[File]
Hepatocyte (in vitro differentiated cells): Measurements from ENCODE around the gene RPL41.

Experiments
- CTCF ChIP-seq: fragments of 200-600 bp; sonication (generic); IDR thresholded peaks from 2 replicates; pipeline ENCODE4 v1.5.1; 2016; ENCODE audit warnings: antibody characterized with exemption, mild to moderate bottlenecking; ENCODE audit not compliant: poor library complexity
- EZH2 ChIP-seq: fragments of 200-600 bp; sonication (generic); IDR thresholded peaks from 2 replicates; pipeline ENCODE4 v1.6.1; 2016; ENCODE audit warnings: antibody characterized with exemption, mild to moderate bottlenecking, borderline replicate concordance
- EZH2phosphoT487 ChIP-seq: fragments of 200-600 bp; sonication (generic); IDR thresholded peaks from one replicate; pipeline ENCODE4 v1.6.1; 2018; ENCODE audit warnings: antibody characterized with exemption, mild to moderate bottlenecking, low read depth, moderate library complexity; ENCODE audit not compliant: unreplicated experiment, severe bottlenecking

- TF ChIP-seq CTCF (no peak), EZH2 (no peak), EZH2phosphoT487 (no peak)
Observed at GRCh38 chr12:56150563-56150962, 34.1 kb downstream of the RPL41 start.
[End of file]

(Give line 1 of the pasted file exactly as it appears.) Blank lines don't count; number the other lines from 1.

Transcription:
Hepatocyte (in vitro differentiated cells): Measurements from ENCODE around the gene RPL41.